School Governance--just in from the "back of the envelope"--beginning of the end for democratic accountability

Helen Flynn's picture
It had to happen, given the pace of change in the education policy area. First, there has been the onslaught on our school leaders, tempted as they have been (and many succumbing) by the extra money and "freedoms" of academy status. Then the appeal to anyone and everyone to open up a school, and the disproportionate amount of resources being allocated to a tiny amount of schools.

Now it's governance that is under the cosh. Ian Carmichael, MP, and member of the Education Select Committee, has dreamt up a report, entitled "Who Governs the Governors?", which (unsurprisingly) heralds recommendations for changes in governance which would get rid of all stakeholder representation and would yield accountability only to the Secretary of State and Companies House. In fact in the entire 34 pages of the report, the words "democratic accountability" do not come up once, and I could only find one reference to the "maintained sector". (The report is not generally available yet, but you can request a copy by contacting his constituency office.)

I have been watching this area for developments very closely for the past several months. I wasn't sure if the DfE was intent on making all academies companies either because they had just adopted the model for academies version 1.0, without realising in their haste that version 2.0 is sponsor-less (and therefore does not need the same legal entity to account for the financial contribution of the sponsor), or because there was some other agenda based-possibly--around privatisation of education and schools becoming companies to facilitate the process of the dismantling of state education as we know it.

With the publication of this report, I am leaning more towards the second reason. The report recommends a professionalisation of school governance, which will select governors based on skills only, reduce the size of the governing body, and ultimately reduce the number of governing bodies around the country drastically as academy chains proliferate and dominate.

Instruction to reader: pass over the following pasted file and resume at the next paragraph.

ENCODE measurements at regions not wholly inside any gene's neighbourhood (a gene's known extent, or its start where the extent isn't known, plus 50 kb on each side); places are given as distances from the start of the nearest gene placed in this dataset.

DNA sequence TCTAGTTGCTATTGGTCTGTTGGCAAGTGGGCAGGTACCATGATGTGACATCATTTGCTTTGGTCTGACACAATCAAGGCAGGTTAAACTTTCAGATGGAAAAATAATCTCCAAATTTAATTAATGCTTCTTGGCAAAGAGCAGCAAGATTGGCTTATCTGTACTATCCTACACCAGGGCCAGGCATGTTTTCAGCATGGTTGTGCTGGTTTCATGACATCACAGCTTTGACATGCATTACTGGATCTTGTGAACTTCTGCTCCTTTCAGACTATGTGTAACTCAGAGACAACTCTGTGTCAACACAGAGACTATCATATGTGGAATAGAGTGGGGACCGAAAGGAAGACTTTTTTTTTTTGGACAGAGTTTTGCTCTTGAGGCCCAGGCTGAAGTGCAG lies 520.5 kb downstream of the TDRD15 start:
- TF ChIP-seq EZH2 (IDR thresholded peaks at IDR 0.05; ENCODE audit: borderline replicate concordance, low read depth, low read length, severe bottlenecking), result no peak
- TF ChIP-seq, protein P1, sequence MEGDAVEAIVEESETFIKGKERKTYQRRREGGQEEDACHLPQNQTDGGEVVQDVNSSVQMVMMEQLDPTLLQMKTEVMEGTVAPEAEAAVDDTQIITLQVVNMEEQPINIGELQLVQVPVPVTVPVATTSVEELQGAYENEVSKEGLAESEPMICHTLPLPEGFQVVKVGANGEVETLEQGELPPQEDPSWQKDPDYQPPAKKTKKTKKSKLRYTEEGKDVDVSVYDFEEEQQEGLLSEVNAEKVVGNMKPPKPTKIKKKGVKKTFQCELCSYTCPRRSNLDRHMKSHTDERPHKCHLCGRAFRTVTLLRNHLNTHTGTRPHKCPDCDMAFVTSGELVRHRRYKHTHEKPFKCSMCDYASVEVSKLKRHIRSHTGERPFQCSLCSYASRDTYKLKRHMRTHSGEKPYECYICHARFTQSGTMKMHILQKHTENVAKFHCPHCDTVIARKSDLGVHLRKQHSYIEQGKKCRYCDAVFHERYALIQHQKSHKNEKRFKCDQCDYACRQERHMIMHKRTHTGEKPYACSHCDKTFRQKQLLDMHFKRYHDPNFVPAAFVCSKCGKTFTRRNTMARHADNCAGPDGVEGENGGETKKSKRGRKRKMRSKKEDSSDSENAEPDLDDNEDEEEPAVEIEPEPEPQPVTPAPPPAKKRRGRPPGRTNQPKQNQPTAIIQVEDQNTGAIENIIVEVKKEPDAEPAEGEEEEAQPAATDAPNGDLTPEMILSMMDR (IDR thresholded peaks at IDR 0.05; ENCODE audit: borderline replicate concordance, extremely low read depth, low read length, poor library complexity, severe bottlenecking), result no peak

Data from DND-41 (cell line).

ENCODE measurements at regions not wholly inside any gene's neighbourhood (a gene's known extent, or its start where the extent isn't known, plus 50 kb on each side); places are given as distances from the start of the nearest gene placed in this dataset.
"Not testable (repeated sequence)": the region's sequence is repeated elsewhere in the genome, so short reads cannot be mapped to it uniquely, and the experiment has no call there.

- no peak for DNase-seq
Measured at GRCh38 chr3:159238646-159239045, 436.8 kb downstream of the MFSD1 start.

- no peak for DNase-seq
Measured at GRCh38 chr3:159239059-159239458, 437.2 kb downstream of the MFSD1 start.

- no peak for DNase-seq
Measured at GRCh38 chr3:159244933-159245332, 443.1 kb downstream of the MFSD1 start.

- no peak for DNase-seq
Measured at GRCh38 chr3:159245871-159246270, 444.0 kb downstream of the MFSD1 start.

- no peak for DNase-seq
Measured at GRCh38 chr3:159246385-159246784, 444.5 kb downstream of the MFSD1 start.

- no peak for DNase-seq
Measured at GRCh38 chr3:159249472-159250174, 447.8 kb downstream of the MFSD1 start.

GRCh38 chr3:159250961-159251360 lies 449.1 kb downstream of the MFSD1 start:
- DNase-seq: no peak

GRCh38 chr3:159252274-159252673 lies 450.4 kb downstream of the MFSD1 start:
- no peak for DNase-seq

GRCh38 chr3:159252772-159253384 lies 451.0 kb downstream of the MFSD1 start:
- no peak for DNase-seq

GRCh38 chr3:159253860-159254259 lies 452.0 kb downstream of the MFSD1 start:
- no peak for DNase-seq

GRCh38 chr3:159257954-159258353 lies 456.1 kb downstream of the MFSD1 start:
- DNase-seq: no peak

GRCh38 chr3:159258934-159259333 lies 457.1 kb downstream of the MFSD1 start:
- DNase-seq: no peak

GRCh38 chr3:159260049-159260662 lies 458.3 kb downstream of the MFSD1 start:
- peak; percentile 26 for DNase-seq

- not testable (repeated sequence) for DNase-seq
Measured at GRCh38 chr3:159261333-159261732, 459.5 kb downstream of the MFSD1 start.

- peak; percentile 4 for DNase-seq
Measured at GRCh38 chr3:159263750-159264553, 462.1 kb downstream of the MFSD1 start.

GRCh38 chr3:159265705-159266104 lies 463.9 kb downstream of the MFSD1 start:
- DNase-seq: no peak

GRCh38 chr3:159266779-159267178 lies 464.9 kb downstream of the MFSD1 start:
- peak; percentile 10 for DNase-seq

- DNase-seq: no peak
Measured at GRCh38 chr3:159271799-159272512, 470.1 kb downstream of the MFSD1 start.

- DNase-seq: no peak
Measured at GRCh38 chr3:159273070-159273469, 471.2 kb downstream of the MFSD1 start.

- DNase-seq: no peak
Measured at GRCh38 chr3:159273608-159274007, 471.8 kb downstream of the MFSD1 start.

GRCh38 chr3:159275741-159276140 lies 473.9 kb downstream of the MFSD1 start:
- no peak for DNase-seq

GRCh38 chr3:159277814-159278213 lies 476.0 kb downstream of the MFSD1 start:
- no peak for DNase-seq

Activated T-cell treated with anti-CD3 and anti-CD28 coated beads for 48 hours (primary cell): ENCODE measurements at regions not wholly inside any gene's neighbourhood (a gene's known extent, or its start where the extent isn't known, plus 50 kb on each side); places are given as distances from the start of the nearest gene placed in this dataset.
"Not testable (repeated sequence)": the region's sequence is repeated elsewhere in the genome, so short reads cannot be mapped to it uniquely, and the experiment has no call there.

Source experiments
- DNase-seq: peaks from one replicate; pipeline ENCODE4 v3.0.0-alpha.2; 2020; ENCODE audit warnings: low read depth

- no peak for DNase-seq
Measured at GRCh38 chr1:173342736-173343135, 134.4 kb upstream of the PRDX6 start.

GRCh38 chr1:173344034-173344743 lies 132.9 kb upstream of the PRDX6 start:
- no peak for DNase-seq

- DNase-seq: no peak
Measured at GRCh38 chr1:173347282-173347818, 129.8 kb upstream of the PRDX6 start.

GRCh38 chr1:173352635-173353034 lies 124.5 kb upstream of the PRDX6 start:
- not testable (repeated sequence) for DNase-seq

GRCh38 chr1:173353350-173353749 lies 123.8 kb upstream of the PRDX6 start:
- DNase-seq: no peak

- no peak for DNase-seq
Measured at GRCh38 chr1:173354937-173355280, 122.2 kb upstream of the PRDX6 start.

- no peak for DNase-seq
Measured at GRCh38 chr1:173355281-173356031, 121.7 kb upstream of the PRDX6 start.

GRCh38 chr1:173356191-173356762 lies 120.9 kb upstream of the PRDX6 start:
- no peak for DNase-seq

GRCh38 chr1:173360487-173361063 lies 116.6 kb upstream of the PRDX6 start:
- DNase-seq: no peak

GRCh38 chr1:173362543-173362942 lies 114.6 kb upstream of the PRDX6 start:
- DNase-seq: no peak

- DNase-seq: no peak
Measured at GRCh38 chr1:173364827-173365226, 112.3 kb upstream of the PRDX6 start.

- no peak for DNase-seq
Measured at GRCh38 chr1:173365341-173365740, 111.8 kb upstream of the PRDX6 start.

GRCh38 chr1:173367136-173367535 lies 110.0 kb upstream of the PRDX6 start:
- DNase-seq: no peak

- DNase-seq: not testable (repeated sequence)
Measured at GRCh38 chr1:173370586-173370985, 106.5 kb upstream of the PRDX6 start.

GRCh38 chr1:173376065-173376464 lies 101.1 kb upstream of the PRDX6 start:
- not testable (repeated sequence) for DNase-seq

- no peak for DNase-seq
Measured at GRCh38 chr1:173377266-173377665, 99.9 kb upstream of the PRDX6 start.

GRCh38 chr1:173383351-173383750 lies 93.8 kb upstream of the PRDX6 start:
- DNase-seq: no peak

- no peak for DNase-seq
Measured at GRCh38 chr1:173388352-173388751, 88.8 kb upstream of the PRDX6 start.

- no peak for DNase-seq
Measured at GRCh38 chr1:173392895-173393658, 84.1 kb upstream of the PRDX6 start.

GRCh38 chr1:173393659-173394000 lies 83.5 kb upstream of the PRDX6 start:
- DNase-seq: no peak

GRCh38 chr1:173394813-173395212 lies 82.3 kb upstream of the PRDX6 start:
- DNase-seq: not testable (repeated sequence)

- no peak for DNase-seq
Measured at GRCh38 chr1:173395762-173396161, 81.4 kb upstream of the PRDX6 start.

All comparisons are to the corporate model of governance and specifically how the Non-Executive Board model is now the most appropriate for academies, which are now independent and therefore must be able to account for the sound handling of public money. All the accountability now goes up--to Michael Gove--not out to communities. (So much for localism and the Big Society, then?)

Here is one extract: "We suggest that the corporate model of executive and non-executive boards would be a good one for school governing bodies to emulate."

And here is the "ideal composition", as regards the ideal experience of members of the school board:

--Accountancy (especially for the Audit Chair)
--Academics (to bring an HE perspective)
--Heads or deputies of a primary/secondary school
--Human resources leadership

The authors "believe that this will create an environment of professionals handling other professionals, able to make appropriate/suitable judgements and who would understand the difference between executive and non-executive roles."

It is indeed a far cry from an old 19th century definition of a governing body as “A body of local people to represent the public interest in the school”.

Though in many other ways it does take us back in time (though in a contrary way to the spirit of the 19th century quotation), reminding us of when the aristocratic elite ran the show. It's just that it is now Michael Young's meritocratic elite--typified by the current cohort of career politicians-- who have all the levers, and are now wanting to extend the use of them solely to others of their ilk, leaving a growing chasm of democratic deficit in the schools sector.

When are people going to start to sit up and take notice?

NB Ian Carmichael is set on launching an All-Party Parliamentary Group to report on governance, so, watch this space.
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Fiona Millar's picture
Fri, 03/06/2011 - 07:13

This is definitely one to watch Helen, please keep us posted on Mr Carmichael's activities. I assume he is an outrider for the government?